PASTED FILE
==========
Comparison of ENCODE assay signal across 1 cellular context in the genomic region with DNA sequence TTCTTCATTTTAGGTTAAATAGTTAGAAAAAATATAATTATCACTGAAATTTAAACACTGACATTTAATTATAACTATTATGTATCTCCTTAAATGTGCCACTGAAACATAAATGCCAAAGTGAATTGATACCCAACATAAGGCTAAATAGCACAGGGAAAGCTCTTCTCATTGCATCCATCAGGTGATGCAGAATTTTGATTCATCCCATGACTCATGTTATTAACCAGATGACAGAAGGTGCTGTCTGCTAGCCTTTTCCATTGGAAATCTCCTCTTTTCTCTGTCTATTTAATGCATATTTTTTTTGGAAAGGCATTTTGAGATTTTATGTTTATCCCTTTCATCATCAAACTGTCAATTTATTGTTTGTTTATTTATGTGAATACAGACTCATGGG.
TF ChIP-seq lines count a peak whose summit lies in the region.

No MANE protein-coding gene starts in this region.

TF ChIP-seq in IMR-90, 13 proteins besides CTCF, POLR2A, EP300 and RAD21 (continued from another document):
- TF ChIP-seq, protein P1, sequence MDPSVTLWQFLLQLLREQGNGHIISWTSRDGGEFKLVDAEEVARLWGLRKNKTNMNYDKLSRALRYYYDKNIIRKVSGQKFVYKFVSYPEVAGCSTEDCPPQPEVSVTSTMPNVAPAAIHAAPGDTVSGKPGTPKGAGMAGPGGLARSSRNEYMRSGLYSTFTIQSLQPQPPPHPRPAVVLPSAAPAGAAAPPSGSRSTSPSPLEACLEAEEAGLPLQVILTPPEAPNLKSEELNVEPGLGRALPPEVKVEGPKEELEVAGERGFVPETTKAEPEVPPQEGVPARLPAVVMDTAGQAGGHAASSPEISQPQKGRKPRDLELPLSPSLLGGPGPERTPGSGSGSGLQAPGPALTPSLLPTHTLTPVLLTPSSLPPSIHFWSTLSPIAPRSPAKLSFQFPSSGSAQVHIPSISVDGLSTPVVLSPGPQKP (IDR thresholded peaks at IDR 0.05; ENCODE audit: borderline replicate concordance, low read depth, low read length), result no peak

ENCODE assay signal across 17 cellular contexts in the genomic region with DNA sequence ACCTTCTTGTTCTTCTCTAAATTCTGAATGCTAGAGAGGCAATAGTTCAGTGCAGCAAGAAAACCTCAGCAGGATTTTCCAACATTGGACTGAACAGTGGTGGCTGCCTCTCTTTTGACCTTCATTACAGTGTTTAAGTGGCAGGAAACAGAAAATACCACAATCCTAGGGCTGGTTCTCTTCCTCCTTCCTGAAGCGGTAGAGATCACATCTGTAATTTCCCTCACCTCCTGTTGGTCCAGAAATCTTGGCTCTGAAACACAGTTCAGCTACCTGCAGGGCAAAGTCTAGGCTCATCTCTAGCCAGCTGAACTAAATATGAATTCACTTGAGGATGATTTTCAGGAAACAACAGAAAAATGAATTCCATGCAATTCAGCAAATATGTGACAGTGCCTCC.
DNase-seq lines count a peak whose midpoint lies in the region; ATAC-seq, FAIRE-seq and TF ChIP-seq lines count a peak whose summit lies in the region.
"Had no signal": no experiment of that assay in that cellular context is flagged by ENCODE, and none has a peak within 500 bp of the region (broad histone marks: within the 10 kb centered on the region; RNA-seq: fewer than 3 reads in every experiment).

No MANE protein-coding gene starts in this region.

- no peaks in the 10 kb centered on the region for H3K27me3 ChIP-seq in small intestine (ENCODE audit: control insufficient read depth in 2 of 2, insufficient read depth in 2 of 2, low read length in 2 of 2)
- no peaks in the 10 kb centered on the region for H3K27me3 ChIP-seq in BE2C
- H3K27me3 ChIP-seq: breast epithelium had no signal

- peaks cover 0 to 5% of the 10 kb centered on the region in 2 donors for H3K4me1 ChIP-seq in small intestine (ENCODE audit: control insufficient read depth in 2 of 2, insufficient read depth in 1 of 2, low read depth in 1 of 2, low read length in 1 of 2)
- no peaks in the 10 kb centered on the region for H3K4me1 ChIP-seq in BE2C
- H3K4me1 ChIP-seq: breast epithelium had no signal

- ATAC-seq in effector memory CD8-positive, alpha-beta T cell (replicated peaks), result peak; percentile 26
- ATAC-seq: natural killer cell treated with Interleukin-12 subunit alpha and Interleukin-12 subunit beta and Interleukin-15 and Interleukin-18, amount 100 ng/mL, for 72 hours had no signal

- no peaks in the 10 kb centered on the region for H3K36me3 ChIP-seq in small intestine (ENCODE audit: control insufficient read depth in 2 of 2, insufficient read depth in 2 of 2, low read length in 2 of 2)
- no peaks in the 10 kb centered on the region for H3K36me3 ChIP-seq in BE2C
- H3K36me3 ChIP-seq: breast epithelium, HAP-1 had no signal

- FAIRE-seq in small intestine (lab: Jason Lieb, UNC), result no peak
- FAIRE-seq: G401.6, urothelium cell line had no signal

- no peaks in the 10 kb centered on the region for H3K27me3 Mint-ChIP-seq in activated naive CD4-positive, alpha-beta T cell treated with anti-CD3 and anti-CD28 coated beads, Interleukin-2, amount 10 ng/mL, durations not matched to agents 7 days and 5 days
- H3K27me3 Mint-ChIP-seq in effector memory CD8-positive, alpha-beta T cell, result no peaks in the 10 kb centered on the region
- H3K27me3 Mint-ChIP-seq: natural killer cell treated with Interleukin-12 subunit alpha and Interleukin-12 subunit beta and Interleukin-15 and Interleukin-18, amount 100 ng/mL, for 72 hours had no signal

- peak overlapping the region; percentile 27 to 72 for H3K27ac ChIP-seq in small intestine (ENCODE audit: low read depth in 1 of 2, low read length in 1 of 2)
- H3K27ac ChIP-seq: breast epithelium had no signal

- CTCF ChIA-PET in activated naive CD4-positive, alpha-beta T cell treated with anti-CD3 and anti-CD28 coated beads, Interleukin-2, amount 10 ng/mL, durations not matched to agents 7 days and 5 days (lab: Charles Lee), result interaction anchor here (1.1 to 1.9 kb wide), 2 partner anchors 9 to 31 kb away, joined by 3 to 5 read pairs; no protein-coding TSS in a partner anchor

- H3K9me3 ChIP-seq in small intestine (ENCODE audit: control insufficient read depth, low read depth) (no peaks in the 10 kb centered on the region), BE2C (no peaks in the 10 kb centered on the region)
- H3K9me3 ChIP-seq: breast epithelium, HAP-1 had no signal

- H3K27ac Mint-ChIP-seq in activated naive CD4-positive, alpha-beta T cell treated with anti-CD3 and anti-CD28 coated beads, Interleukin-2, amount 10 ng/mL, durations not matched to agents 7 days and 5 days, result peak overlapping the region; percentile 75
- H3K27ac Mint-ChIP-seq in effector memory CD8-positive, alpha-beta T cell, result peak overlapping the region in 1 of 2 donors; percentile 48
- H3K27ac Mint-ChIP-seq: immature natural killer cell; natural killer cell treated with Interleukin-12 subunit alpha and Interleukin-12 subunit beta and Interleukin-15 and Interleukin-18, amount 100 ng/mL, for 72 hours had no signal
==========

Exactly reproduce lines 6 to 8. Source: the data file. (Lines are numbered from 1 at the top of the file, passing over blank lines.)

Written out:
ENCODE assay signal across 17 cellular contexts in the genomic region with DNA sequence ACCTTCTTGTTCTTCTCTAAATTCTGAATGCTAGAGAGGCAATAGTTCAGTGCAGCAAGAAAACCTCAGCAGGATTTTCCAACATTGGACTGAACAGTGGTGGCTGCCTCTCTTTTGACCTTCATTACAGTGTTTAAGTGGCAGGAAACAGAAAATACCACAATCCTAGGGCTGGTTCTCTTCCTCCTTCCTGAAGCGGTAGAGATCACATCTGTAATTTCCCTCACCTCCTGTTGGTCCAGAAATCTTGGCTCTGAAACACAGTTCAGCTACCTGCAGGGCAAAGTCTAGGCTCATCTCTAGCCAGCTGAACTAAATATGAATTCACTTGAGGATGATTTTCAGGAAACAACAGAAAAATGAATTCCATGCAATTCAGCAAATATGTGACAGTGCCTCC.
DNase-seq lines count a peak whose midpoint lies in the region; ATAC-seq, FAIRE-seq and TF ChIP-seq lines count a peak whose summit lies in the region.
"Had no signal": no experiment of that assay in that cellular context is flagged by ENCODE, and none has a peak within 500 bp of the region (broad histone marks: within the 10 kb centered on the region; RNA-seq: fewer than 3 reads in every experiment).